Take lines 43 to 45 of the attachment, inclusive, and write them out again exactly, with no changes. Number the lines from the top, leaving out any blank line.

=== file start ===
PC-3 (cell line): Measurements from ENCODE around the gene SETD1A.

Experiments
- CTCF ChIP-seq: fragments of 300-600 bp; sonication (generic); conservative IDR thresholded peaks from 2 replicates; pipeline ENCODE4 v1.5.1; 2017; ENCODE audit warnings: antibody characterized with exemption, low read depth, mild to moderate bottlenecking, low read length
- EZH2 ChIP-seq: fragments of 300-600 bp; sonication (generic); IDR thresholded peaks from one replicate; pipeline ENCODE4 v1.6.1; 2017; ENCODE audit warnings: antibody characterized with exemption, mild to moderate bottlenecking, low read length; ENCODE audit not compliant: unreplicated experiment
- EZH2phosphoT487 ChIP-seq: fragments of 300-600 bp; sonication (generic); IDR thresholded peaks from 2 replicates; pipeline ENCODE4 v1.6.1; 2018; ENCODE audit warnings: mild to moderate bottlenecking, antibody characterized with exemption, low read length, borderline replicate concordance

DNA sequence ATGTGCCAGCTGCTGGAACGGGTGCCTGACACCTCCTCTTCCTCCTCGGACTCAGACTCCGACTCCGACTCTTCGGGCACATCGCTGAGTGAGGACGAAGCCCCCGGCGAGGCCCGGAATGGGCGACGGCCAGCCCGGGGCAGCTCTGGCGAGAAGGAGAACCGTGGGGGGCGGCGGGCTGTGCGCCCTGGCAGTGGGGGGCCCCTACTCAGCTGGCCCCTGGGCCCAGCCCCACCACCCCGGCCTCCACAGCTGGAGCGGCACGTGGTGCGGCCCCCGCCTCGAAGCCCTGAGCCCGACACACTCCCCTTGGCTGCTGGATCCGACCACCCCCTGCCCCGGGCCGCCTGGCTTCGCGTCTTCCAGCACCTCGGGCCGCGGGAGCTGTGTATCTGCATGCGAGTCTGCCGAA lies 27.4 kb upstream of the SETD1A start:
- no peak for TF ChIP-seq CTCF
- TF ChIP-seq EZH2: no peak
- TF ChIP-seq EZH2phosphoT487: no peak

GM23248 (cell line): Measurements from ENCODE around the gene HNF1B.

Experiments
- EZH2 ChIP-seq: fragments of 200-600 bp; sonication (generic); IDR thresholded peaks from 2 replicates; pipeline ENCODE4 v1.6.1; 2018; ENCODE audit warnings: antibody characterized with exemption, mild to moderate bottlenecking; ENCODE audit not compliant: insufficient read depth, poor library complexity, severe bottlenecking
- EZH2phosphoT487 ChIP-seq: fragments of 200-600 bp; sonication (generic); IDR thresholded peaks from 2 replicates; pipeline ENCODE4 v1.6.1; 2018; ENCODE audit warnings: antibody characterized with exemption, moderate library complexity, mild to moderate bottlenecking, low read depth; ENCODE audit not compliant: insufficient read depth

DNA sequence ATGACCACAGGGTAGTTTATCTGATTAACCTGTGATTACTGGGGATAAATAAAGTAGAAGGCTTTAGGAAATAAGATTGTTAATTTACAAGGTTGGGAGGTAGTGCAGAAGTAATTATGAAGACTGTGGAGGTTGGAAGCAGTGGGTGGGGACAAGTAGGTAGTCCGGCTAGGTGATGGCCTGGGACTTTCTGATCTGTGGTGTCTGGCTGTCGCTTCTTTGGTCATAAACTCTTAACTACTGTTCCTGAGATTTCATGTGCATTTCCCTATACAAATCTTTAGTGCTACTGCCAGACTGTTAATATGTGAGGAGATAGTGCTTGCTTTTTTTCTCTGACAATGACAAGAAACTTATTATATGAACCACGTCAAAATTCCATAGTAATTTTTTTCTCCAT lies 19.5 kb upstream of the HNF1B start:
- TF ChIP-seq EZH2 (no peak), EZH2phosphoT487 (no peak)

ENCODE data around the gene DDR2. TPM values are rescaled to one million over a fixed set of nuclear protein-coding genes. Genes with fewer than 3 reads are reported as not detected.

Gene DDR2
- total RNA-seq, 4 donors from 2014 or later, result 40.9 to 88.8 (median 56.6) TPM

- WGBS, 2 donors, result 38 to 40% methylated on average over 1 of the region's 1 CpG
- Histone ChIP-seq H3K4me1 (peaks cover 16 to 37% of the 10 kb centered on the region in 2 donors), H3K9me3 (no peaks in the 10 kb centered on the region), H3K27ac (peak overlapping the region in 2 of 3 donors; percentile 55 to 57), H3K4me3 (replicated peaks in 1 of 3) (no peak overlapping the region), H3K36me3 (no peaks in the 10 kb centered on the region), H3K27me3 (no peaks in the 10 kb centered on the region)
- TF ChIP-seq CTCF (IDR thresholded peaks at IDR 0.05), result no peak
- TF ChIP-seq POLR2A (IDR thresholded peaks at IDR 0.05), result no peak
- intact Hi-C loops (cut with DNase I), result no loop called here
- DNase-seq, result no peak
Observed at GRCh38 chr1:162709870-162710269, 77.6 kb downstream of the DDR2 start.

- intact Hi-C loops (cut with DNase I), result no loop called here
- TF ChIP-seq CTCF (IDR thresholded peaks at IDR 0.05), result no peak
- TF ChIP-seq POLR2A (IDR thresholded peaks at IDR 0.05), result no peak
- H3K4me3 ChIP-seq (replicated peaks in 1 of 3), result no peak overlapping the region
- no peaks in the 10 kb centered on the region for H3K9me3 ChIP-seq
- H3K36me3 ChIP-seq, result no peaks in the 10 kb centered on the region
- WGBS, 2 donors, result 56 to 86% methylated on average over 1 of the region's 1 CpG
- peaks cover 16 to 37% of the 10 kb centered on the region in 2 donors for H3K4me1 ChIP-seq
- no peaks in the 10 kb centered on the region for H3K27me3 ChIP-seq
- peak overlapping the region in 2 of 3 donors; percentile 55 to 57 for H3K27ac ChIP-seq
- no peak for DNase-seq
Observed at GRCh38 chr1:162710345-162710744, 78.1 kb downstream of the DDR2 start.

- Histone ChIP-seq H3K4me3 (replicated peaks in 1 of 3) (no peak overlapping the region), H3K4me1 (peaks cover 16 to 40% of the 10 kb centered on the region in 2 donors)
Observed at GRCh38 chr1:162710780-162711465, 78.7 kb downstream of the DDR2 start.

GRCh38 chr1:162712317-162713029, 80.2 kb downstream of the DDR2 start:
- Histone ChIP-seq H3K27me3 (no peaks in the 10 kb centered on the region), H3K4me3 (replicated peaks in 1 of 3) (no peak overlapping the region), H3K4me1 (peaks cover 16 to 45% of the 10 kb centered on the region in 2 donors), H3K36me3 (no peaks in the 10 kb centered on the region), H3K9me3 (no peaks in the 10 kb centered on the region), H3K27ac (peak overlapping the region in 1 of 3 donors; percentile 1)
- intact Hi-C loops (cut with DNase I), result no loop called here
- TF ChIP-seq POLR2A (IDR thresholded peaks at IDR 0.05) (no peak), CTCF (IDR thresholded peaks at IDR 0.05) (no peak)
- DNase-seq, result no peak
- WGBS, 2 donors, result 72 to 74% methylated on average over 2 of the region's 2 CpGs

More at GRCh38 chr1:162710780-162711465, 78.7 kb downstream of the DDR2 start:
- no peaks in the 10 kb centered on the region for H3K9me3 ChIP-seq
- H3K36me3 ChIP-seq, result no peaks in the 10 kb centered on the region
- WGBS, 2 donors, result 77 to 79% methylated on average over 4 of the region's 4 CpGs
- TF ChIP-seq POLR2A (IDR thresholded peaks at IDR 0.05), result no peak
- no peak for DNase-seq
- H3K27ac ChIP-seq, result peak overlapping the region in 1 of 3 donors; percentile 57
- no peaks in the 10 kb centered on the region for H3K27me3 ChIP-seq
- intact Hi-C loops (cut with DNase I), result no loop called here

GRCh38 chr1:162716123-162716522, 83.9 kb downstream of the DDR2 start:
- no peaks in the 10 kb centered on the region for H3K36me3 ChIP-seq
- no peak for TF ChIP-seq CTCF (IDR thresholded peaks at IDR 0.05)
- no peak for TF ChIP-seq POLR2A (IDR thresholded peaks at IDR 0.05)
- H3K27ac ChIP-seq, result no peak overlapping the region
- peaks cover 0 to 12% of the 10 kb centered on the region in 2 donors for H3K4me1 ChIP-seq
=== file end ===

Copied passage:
- TF ChIP-seq POLR2A (IDR thresholded peaks at IDR 0.05) (no peak), CTCF (IDR thresholded peaks at IDR 0.05) (no peak)
- DNase-seq, result no peak
- WGBS, 2 donors, result 72 to 74% methylated on average over 2 of the region's 2 CpGs